NATO ships have moved into Turkish and Greek territorial waters as part of an operation to stem the tide of refugees and migrants. Germany is leading the operation.
The NATO ships will collect information and conduct reconnaissance on human traffickers using rickety boats to bring migrants to Europe.
The information will then be forwarded to Turkish and Greek authorities as well as the EU border protection agency Frontex.
The EU and Turkey hope that the NATO mission will discourage human traffickers and migrants from making the dangerous journey across the Aegean.
The mission gets underway as EU leaders reached an outline agreement with Turkey to resolve the migrant crisis:
NATO has emphasized the mission is not meant to stop or push back migrants at sea. The goal is to provide information for Turkish, Greek and EU authorities, who will then respond to migrant boats.
NATO is only authorized to intervene if a migrant boat is in distress. In such a case the boat's occupants will be taken back by Turkey.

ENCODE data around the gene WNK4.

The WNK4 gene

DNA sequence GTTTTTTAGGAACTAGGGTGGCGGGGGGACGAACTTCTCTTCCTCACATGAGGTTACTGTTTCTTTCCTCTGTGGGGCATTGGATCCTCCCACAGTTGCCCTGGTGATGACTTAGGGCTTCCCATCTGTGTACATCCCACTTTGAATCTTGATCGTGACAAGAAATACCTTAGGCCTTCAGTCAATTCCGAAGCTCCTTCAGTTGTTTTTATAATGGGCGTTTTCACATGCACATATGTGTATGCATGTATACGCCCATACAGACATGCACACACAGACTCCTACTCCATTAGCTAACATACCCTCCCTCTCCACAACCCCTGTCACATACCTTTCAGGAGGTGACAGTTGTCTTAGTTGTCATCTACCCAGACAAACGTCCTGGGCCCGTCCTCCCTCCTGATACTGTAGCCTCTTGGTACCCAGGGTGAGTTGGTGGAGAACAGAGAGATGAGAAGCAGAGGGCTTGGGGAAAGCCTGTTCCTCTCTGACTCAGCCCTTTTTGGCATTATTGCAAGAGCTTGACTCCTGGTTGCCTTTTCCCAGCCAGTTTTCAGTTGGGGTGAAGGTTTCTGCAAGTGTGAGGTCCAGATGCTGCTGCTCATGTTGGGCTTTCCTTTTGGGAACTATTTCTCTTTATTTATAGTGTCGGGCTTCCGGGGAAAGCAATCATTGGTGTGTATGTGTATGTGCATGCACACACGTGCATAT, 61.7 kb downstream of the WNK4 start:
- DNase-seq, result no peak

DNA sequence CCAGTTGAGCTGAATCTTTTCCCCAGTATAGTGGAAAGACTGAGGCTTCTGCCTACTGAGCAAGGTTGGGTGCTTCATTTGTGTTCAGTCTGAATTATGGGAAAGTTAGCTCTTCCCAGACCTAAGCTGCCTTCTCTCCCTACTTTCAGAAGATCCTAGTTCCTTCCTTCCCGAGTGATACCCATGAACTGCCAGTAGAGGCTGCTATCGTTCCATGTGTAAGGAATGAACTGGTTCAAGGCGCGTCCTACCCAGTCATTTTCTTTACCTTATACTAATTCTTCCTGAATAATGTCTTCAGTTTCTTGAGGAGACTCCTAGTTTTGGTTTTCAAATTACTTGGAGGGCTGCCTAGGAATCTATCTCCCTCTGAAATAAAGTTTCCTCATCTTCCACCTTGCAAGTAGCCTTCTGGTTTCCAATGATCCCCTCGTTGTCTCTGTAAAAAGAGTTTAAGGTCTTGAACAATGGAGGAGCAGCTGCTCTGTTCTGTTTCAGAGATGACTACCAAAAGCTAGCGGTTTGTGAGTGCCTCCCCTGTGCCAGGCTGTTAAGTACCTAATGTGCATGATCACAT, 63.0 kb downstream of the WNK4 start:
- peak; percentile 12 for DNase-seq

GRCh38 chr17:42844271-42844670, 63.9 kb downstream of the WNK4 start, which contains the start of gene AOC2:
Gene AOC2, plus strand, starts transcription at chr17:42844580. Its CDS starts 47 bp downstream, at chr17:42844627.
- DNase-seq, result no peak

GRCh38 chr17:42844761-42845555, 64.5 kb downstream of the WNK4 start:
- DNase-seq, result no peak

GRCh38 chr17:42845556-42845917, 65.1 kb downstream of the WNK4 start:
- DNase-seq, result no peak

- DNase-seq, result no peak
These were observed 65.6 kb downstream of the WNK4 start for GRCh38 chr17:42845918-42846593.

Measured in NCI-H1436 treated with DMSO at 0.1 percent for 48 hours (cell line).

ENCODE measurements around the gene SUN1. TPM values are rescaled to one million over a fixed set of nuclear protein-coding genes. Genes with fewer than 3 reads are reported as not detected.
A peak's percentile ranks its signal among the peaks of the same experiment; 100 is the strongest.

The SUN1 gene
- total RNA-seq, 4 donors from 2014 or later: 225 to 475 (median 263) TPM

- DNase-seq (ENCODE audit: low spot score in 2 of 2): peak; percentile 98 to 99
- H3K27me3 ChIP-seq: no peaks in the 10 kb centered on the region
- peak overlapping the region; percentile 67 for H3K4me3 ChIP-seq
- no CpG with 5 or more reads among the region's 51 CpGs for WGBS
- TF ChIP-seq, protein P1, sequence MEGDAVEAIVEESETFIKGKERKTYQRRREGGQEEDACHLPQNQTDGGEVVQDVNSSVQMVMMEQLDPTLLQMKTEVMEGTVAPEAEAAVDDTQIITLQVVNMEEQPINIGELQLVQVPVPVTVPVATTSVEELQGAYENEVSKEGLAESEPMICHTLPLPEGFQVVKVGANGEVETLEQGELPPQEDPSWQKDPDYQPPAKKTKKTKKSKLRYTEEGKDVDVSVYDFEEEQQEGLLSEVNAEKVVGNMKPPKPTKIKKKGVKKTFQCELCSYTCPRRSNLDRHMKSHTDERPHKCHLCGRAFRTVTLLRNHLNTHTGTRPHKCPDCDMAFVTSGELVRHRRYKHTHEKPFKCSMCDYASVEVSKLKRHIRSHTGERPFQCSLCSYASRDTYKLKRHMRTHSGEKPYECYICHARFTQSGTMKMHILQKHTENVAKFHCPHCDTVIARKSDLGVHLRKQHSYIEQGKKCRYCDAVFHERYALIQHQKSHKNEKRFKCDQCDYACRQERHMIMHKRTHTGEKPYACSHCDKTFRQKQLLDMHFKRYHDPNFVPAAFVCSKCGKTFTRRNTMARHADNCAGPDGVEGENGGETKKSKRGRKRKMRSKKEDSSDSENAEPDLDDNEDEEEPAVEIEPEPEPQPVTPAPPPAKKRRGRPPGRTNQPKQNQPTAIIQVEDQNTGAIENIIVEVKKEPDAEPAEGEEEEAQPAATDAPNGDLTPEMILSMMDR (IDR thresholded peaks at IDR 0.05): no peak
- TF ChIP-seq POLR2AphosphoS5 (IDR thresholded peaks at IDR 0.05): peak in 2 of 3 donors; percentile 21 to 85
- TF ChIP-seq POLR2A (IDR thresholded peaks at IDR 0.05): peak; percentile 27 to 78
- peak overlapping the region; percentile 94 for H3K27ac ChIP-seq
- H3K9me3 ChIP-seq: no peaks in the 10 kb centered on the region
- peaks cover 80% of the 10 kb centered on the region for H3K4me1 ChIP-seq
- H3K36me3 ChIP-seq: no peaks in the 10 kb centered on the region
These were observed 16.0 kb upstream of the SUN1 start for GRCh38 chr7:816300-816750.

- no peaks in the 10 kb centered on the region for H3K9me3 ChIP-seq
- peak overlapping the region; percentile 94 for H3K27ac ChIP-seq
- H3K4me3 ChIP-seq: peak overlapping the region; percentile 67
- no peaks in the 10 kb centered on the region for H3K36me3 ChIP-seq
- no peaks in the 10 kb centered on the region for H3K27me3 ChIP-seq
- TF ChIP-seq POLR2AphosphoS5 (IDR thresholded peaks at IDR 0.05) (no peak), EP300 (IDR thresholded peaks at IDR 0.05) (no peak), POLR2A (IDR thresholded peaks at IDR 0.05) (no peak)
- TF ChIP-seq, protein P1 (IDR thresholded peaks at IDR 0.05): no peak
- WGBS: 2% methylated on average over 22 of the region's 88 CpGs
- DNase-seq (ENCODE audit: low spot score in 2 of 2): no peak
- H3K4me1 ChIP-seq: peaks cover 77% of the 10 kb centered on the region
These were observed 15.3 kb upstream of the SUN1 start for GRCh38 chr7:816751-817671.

Since NATO members approved the plan last month, the ships belonging to the Alliance's standing naval group, a permanent reaction force deployed in the Mediterranean, have been in international waters in the Aegean.
A long-running maritime dispute between Greece and Turkey had slowed down deployment in the two country's territorial waters.
Germany is leading the mission supported by ships from Canada, Turkey and Greece. Britain, France and the Netherlands have also said they would commit ships.
Germany's Defense Ministry said on Monday the naval group's flagship, the German combat support ship "Bonn" (pictured) had moved into the narrow territorial waters separating Turkey and the Greek island of Lesbos.
cw/jil (dpa, Reuters)